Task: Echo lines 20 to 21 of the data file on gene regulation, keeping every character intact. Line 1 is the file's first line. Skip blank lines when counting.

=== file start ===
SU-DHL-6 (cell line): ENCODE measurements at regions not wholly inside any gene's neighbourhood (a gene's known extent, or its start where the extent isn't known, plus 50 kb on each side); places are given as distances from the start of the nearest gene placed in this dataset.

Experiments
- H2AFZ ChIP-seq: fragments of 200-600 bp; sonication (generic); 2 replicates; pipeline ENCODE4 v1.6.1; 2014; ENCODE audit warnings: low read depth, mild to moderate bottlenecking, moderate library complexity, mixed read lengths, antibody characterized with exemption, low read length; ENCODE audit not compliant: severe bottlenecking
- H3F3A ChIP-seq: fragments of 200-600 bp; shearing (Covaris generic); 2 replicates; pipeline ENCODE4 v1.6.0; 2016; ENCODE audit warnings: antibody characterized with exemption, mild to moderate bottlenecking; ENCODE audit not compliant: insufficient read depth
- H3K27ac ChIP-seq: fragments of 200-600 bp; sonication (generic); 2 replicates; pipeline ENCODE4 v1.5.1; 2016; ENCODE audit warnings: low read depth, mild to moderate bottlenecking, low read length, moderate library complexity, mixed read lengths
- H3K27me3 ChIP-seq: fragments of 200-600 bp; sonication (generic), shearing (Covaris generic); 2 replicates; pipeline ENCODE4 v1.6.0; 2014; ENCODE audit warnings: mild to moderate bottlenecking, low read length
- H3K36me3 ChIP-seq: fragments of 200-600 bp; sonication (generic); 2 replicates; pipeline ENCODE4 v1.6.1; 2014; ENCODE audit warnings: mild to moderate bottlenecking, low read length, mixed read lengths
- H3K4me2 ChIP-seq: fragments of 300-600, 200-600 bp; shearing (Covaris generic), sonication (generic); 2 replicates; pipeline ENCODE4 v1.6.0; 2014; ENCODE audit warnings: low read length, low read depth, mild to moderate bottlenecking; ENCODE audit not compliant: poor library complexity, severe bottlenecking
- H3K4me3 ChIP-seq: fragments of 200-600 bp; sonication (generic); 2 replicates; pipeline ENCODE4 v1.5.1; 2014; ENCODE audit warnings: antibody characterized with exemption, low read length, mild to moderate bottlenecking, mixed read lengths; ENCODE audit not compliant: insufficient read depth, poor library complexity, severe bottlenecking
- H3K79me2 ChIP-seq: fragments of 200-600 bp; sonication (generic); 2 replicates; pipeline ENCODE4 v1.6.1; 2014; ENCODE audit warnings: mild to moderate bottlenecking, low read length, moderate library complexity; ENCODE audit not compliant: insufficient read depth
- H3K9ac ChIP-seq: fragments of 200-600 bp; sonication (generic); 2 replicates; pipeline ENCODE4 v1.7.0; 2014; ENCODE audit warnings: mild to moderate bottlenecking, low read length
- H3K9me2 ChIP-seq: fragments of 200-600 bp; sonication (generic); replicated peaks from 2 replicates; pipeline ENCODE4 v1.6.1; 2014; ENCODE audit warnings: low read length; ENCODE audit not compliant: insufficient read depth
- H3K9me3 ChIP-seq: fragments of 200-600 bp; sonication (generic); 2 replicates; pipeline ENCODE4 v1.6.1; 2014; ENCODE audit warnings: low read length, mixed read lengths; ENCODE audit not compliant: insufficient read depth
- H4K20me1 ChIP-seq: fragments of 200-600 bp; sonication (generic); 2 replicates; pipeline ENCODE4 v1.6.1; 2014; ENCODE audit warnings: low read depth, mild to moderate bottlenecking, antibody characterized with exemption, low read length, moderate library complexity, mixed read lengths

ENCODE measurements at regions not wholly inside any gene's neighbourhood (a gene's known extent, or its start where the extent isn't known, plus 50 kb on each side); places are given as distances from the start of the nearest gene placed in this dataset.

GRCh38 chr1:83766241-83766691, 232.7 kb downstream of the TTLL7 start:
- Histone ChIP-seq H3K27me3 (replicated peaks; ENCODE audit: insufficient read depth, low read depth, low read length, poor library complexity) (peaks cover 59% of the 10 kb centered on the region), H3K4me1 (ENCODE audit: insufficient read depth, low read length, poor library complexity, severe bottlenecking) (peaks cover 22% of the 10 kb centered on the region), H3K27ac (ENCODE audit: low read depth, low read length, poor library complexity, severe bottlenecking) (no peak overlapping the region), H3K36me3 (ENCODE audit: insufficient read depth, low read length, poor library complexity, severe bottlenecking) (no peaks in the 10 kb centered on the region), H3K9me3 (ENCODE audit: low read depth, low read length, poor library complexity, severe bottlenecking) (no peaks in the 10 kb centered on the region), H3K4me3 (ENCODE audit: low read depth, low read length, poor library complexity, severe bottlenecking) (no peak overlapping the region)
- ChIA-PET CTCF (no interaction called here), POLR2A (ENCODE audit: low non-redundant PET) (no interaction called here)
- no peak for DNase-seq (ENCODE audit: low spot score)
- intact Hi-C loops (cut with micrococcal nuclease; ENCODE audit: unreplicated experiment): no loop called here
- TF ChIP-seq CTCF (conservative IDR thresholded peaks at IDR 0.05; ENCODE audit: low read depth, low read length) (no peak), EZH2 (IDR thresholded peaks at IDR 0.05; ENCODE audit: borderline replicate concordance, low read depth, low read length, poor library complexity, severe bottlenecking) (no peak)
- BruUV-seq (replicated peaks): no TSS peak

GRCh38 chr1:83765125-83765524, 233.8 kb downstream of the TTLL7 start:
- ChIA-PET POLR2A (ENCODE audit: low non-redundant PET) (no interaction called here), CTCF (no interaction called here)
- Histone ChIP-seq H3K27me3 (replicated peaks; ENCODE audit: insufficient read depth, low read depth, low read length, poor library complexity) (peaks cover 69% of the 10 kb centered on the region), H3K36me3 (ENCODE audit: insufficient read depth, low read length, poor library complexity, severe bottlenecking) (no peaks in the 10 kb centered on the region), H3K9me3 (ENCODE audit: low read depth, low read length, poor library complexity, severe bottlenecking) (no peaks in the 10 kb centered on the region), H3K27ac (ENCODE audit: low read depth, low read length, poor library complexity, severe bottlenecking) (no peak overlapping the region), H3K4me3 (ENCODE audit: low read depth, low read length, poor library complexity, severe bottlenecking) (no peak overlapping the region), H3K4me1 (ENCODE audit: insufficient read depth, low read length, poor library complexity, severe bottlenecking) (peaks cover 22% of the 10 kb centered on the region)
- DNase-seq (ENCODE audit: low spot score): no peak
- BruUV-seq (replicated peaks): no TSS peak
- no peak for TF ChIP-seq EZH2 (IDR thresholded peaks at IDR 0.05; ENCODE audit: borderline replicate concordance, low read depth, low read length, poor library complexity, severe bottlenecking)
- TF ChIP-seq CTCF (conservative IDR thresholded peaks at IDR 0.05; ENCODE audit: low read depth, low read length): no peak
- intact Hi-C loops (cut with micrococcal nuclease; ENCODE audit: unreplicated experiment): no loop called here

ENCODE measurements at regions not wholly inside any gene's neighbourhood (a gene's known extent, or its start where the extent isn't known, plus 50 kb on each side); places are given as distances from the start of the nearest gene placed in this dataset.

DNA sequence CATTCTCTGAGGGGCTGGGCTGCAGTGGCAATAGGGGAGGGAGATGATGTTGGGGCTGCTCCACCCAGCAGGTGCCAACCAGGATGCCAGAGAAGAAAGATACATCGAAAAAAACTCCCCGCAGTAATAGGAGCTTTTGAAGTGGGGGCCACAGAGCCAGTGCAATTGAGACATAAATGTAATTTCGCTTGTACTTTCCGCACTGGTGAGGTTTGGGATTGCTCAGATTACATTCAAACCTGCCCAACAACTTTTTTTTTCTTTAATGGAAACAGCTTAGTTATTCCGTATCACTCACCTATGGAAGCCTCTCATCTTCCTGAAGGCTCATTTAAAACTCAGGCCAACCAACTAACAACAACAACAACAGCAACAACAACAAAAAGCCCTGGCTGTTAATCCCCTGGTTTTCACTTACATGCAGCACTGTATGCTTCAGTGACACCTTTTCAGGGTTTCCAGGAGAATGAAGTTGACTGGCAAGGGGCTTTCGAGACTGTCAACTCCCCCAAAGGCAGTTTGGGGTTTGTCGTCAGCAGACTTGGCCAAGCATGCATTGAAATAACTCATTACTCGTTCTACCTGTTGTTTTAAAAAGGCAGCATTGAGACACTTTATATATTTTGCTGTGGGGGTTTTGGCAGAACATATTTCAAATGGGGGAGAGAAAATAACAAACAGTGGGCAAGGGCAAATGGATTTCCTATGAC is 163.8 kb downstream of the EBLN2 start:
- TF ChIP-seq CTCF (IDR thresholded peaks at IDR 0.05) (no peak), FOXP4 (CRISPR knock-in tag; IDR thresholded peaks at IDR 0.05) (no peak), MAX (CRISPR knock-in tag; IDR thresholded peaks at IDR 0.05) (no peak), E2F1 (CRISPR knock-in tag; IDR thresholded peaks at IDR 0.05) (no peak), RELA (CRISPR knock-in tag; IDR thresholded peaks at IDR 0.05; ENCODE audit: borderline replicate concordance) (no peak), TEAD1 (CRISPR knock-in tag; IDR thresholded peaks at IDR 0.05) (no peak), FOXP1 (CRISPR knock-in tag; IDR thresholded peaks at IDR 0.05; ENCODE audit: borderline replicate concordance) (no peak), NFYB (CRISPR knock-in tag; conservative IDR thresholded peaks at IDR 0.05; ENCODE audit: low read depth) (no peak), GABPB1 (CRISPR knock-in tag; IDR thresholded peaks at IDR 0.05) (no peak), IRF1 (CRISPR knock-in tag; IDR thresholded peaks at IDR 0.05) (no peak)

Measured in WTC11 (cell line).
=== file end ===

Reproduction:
- intact Hi-C loops (cut with micrococcal nuclease; ENCODE audit: unreplicated experiment): no loop called here
- TF ChIP-seq CTCF (conservative IDR thresholded peaks at IDR 0.05; ENCODE audit: low read depth, low read length) (no peak), EZH2 (IDR thresholded peaks at IDR 0.05; ENCODE audit: borderline replicate concordance, low read depth, low read length, poor library complexity, severe bottlenecking) (no peak)